He is full of mannerisms. He bites his nails.
He stares with unnerving earnestness at whoever is speaking.
His hands, which are slightly and inexplicably yellow, are in constant motion.
What particularly struck Nocera was Jobs's "almost willful lack of tact."
It was more than just an inability to hide his opinions when others said something he thought dumb;
it was a conscious readiness, even a perverse eagerness, to put people down, humiliate them, show he was smarter.
When Dan'l Lewin handed out an organization chart, for example, Jobs rolled his eyes.
"These charts are bullshit," he interjected. Yet his moods still swung wildly, as at Apple.
A finance person came into the meeting and Jobs lavished praise on him for a "really, really great job on this";
the previous day Jobs had told him, "This deal is crap."
One of NeXT's first ten employees was an interior designer for the company's first headquarters, in Palo Alto.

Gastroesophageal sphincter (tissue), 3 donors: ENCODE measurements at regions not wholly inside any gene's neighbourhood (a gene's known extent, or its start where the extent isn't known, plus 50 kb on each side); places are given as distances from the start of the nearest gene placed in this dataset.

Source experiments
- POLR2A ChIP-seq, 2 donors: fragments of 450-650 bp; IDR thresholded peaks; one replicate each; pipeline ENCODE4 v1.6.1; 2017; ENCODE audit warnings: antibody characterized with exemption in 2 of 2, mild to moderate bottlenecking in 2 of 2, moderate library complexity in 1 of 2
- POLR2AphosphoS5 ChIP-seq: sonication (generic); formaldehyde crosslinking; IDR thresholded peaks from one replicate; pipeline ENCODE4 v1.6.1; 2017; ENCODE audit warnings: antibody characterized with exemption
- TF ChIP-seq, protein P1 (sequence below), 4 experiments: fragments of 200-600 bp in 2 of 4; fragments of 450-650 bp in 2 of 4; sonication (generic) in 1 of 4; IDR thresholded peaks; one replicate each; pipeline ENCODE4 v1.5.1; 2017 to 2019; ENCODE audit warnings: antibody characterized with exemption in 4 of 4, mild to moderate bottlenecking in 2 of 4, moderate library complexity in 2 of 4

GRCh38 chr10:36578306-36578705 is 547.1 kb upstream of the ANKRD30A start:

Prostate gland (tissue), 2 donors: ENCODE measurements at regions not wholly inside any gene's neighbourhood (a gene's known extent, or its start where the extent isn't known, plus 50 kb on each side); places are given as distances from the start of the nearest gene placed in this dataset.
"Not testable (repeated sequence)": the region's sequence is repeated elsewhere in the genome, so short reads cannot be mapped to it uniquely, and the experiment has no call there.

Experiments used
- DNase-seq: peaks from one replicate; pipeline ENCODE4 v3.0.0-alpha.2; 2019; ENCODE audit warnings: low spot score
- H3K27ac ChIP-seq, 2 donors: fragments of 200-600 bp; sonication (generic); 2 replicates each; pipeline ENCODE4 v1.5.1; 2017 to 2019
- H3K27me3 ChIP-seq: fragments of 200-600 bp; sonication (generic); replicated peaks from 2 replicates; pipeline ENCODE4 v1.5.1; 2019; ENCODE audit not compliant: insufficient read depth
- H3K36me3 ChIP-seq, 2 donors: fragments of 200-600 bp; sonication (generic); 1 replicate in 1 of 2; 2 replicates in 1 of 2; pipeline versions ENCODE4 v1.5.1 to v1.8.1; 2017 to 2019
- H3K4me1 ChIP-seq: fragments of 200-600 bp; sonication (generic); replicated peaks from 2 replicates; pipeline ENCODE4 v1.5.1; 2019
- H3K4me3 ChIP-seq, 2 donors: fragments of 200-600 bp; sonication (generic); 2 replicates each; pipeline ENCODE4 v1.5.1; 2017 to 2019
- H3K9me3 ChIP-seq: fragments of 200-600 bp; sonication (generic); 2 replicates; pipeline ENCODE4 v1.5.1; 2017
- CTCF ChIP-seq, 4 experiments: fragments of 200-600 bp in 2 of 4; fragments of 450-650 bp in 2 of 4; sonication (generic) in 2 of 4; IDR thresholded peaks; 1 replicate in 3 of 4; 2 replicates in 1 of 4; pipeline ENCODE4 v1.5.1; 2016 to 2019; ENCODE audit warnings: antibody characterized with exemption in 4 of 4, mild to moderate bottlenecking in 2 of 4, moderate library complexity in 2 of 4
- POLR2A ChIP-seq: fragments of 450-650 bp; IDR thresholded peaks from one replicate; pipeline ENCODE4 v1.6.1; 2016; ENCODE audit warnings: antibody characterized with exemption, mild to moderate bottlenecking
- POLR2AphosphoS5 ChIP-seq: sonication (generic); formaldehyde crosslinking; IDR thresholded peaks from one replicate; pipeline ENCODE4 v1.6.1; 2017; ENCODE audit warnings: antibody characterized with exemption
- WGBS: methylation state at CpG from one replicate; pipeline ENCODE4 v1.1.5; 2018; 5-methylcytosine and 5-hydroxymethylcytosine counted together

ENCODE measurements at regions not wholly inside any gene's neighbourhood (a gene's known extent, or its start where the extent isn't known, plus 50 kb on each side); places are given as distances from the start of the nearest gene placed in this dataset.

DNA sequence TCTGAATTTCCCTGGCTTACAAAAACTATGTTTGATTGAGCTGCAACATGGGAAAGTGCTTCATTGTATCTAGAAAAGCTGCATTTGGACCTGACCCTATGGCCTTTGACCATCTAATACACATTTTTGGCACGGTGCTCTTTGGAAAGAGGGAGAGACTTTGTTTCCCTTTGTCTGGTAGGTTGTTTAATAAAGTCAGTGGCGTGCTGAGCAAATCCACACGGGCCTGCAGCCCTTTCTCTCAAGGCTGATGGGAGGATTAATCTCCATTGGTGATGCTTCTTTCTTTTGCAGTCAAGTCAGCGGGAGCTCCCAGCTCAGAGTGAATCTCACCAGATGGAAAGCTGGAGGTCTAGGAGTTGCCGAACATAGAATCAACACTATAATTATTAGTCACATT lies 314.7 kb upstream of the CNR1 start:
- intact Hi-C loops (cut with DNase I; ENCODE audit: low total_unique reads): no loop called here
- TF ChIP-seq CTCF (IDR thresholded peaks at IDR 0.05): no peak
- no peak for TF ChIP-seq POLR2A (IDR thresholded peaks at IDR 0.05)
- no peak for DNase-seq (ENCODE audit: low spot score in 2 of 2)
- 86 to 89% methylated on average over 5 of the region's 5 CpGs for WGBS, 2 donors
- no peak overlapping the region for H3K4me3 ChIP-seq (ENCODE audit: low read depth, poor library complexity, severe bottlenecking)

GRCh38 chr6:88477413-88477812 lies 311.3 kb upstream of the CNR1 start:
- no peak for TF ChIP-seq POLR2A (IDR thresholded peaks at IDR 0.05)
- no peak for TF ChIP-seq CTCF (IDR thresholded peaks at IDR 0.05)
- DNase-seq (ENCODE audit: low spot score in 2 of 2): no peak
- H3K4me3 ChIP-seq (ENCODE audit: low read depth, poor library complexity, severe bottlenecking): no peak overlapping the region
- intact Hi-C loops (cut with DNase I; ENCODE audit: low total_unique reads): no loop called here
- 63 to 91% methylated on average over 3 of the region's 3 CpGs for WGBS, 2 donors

Even though Jobs had leased a building that was new and nicely designed, he had it completely gutted and rebuilt.
Walls were replaced by glass, the carpets were replaced by light hardwood flooring.
The process was repeated when NeXT moved to a bigger space in Redwood City in 1989.
Even though the building was brand-new, Jobs insisted that the elevators be moved so that the entrance lobby would be more dramatic.
As a centerpiece, Jobs commissioned I. M. Pei to design a grand staircase that seemed to float in the air.
The contractor said it couldn't be built. Jobs said it could, and it was.
Years later Jobs would make such staircases a feature at Apple's signature stores.